Speaking at Lanier Technical College Monday, Georgia Lt. Gov. Geoff Duncan said that “every single business and every single industry is a technology company at heart,” and he believes Georgia has the potential to be the technology capital of the east coast.
The Business and Education Summit event Monday focused on workforce development and brought businesses and educators together to discuss how to prepare students for their careers.
One step toward becoming the east coast’s technology capital is “creating an ecosystem of talent,” Duncan said Tuesday to the crowd at Lanier Tech, which included several educators from college and career academies.
“You all are part of developing that next generation,” he said. “If we do this right, if we continue to create an ecosystem of talent, we’ll continue to see inflows of invested dollars. … You are woven in the fabric of executing that dream.”
Duncan said he has three sons enrolled in Forsyth County schools and wants the next generation to view Georgia as the best option to continue their careers.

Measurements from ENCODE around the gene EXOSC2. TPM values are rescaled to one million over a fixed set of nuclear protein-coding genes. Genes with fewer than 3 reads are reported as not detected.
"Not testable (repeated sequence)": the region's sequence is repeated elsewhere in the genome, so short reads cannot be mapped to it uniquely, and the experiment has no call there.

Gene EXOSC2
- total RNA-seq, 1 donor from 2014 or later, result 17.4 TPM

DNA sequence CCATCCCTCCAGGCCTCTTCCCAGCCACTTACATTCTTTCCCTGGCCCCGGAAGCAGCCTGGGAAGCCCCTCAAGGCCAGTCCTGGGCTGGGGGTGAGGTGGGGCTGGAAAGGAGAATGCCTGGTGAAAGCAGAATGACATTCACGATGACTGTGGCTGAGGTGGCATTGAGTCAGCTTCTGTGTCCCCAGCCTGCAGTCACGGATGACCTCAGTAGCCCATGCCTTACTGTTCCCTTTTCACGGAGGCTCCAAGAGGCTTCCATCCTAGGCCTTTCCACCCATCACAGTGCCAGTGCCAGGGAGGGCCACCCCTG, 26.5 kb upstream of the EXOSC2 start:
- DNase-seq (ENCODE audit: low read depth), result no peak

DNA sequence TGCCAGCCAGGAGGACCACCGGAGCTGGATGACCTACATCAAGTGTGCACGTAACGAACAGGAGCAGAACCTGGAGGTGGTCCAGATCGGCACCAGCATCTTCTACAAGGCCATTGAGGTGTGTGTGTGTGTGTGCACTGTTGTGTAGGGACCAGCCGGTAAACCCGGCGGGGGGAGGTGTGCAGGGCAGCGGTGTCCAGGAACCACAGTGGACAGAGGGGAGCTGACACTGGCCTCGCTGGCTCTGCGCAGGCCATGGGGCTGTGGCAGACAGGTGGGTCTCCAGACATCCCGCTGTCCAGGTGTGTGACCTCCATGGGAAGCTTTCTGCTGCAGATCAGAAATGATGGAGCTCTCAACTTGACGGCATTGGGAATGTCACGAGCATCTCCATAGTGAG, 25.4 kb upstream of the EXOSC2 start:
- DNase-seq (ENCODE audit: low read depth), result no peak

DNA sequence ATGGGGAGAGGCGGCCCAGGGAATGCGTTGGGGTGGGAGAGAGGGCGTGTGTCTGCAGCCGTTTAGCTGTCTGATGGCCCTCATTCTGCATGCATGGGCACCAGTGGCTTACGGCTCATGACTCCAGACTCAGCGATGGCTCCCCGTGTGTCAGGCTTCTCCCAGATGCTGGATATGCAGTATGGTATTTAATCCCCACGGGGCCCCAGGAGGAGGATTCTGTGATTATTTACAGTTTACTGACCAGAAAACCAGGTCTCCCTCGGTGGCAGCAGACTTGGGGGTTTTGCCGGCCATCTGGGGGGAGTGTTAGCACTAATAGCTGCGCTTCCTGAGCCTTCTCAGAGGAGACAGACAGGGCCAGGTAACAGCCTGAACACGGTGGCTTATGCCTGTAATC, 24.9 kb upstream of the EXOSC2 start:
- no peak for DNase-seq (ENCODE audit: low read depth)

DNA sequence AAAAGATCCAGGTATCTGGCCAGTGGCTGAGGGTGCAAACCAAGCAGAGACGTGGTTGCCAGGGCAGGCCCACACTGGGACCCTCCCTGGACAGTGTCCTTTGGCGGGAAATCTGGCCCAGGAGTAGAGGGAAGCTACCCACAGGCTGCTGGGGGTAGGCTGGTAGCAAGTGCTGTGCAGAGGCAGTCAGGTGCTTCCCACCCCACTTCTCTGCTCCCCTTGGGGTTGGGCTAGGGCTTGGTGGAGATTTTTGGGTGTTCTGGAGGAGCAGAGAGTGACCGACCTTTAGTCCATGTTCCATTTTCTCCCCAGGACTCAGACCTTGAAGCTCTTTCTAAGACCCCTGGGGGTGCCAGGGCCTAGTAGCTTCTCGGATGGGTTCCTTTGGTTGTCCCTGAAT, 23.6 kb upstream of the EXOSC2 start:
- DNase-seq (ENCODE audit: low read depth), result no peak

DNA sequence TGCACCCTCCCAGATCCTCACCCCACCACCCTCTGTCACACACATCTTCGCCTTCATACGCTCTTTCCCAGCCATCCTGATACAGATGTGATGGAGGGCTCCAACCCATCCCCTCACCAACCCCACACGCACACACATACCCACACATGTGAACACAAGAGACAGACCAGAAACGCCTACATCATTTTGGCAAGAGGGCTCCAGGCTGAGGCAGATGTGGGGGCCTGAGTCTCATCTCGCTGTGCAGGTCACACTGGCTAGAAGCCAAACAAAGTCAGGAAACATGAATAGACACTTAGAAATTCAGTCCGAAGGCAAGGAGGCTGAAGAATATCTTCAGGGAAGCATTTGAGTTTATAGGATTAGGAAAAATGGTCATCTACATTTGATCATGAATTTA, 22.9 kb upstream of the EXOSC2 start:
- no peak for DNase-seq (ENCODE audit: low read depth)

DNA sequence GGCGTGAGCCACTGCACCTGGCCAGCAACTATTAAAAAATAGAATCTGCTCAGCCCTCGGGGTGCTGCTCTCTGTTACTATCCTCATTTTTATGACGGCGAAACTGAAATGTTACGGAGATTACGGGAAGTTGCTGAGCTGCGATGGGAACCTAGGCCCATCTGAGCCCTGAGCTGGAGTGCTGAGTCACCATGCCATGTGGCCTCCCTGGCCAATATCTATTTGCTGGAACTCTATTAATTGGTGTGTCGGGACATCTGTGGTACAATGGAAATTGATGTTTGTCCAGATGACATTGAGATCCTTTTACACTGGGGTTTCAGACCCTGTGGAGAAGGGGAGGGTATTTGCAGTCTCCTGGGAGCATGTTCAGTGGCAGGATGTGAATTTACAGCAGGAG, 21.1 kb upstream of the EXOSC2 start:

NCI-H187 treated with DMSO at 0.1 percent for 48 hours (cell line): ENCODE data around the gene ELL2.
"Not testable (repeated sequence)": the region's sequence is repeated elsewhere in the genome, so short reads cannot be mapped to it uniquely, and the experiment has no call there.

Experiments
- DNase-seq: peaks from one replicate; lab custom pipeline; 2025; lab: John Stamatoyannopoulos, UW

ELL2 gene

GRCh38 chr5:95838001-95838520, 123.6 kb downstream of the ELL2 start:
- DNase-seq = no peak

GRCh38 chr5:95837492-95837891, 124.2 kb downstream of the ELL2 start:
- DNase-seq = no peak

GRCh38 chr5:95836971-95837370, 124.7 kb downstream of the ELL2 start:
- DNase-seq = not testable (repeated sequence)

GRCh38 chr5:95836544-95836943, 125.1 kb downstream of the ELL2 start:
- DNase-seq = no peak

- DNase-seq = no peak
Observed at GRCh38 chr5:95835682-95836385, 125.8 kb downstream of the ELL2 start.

“I want them to graduate and it be impossible for them to think it’s a good idea to leave Georgia,” he said. “I want them to be able, regardless of what their career path is, regardless of what their dreams are, I want those dreams to be easily accomplished here in Georgia.”
Duncan said legislation like Senate Bill 108, which went into effect July 1, is helping prepare students, but he plans to continue to make technology a priority. That law mandates computer science courses for middle and high school students and provides professional development grants for teachers.
The Georgia General Assembly legislative session begins Jan. 13.